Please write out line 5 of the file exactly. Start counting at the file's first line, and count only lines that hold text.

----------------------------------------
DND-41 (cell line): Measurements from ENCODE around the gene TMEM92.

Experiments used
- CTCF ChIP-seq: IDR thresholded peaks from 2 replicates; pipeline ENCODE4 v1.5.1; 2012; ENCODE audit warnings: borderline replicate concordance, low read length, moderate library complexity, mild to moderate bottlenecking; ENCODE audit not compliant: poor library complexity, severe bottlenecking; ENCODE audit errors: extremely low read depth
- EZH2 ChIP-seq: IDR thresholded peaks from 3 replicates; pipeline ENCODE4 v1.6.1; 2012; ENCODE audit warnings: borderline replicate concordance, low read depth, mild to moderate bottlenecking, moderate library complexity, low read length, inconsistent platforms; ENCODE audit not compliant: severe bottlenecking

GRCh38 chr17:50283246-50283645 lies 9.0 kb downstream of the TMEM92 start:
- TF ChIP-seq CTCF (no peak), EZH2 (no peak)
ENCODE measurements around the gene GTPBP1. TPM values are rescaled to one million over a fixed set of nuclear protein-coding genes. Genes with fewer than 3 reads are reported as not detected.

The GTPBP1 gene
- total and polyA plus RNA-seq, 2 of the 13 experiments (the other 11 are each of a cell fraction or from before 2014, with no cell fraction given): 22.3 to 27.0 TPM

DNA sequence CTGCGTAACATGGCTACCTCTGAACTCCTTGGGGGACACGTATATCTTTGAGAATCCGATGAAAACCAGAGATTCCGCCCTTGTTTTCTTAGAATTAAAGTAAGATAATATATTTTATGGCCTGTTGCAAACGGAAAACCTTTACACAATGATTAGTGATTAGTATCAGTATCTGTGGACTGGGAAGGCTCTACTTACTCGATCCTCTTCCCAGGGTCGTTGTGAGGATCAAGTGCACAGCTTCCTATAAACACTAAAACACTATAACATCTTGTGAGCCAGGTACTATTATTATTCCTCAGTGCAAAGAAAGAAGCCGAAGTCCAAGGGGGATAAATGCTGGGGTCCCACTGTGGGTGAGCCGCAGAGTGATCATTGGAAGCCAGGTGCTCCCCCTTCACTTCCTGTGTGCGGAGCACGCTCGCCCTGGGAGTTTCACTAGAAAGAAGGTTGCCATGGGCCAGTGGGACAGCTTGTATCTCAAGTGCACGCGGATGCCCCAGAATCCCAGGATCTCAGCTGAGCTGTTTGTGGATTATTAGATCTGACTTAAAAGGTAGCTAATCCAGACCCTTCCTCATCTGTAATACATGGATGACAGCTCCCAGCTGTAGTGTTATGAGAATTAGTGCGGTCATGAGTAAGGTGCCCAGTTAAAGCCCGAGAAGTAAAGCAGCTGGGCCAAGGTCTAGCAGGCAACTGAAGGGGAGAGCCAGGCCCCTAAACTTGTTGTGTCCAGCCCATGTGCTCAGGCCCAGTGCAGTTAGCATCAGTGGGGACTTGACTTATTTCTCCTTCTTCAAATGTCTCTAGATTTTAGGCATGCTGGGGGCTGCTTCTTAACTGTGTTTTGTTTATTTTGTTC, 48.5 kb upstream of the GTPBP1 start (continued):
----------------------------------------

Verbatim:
GRCh38 chr17:50283246-50283645 lies 9.0 kb downstream of the TMEM92 start: